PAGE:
VanAllen comfortable with transition to reliever

Harrisburg Senators left-hander Cory VanAllen worked hard in the offseason to get ready, and his diligence paid off with a very good spring training. Now, VanAllen is ready to make that next step with the Senators as a relief pitcher.

“In the offseason, I trained back home in Houston with a lot of other big leaguers,” VanAllen said. “I worked with left-hander Jaime Garcia of the St. Louis Cardinals.”

VanAllen, who has worked with Garcia for several years, credits the St. Louis southpaw with helping him improve his delivery after an injury.

In 2008, VanAllen battled back after hurting his pitching arm and shoulder. He had a slap tear, a fraying in his rotator cuff, and an impingement in his shoulder. VanAllen rehabbed it most of the second half of the season and came back to start a couple of games so he would be eligible for fall league.

VanAllen said Garcia had a similar injury. But while rehabbing, Garcia gave VanAllen advice on how changing his arm slot and not trying to throw too hard would help lengthen his career.

“When we first signed, it was all about throwing hard,” VanAllen said. “The harder you threw the better. He got hurt. I got hurt. We both made arm slot changes. He knows how hard it is, especially being a left-handed pitcher. I worked on a more downward angle for my delivery and that helped me get a little more consistent.”

VanAllen features a lethal fastball (clocked last year around 93 to 94 mph), and also throws a two-seamer, curveball, slider and changeup.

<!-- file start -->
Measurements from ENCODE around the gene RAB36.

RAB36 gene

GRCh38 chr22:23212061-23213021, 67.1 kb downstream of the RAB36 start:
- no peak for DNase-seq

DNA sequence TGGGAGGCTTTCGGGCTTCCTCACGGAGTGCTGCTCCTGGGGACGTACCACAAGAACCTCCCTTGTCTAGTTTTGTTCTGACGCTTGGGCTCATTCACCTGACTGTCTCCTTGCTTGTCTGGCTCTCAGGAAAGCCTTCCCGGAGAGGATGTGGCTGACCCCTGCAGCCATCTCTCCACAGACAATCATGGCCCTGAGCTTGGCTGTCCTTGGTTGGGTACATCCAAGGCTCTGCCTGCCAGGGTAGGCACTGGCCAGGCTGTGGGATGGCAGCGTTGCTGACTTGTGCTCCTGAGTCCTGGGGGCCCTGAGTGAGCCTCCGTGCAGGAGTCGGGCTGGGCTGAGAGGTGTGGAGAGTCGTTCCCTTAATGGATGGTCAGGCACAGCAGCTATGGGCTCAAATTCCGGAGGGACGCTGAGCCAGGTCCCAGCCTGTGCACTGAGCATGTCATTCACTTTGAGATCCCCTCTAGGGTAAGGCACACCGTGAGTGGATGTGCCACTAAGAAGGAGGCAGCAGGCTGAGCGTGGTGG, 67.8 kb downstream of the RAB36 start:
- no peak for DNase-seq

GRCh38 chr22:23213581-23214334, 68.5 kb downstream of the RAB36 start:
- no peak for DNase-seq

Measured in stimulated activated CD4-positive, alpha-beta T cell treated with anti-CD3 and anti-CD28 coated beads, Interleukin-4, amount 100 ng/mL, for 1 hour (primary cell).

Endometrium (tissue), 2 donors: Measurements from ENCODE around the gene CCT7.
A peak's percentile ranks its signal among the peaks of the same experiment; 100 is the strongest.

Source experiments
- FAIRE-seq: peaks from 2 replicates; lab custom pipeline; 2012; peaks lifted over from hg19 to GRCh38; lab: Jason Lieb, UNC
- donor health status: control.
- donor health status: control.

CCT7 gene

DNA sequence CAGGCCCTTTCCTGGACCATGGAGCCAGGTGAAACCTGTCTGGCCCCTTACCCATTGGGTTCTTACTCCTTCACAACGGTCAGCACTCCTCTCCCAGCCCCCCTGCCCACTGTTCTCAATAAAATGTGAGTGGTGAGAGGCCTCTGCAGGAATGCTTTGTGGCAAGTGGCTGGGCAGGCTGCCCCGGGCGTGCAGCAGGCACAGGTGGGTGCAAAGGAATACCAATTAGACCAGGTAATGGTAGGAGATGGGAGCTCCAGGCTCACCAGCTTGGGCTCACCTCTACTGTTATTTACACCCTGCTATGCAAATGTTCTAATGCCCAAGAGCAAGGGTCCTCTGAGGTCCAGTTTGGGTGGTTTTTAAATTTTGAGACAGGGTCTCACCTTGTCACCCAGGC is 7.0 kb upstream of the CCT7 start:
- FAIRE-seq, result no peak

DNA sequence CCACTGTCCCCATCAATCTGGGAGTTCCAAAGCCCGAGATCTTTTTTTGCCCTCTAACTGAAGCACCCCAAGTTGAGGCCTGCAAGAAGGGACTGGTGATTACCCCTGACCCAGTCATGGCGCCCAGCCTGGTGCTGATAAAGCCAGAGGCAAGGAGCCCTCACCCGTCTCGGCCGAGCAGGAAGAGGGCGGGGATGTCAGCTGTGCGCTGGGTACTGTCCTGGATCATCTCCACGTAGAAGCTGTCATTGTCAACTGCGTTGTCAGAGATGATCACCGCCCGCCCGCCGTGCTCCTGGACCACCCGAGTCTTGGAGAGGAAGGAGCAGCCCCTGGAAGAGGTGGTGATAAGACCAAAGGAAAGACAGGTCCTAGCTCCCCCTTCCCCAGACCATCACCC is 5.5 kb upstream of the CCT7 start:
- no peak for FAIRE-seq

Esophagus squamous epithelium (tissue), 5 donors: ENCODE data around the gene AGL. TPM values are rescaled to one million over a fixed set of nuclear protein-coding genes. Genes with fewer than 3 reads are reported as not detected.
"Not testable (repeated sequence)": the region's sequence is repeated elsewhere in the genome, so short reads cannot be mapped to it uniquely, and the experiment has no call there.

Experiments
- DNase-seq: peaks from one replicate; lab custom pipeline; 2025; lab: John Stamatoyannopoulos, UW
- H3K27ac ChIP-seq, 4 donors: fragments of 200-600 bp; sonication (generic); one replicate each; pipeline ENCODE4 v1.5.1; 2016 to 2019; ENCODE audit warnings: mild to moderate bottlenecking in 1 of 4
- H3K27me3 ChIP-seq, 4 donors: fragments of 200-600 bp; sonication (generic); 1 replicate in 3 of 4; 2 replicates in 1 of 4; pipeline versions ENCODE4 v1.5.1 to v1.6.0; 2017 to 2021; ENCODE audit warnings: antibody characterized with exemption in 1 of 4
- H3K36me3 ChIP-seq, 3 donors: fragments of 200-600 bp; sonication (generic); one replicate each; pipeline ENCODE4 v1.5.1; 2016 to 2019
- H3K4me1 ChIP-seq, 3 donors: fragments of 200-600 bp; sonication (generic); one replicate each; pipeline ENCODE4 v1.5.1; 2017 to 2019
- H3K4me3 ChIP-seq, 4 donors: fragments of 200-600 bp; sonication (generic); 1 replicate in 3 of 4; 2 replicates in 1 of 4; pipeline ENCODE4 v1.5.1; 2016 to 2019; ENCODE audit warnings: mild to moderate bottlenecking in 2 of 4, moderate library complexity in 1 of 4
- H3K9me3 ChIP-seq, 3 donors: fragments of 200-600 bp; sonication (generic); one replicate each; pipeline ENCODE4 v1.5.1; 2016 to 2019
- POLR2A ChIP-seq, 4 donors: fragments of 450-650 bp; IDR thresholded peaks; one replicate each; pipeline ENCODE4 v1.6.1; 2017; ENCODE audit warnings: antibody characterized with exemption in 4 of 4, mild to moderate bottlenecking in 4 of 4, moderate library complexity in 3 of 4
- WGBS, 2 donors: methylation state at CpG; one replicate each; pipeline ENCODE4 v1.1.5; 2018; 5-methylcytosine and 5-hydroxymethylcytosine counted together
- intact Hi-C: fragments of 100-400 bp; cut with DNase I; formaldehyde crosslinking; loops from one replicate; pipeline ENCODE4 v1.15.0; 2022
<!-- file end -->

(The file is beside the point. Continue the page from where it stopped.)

The lefty said spring workouts went well and he is anxious to start the season.

“I want to carry this momentum into the season,” VanAllen said. “The farm system talent in the Nationals organization is really good from top to bottom. It is a family-like atmosphere in the clubhouse with everyone pulling for each other. That makes everyone better.”

Similar to his teammate and fellow Houston native Jeff Mandel, VanAllen is making the switch from starter to reliever - and experiencing success. But VanAllen said it took some time before the change felt conmfortable.

“It was tough at first,” VanAllen said. “The big concern was how to get ready for one or two batters. When you are the starter, you have 30 minutes to warm up before game begins. The game doesn’t start until you are ready.

“But I love the bullpen. It is different breed of pitcher out here. There is a lot of camaraderie with our group. It has been a lot smoother transition than I thought it would be.”

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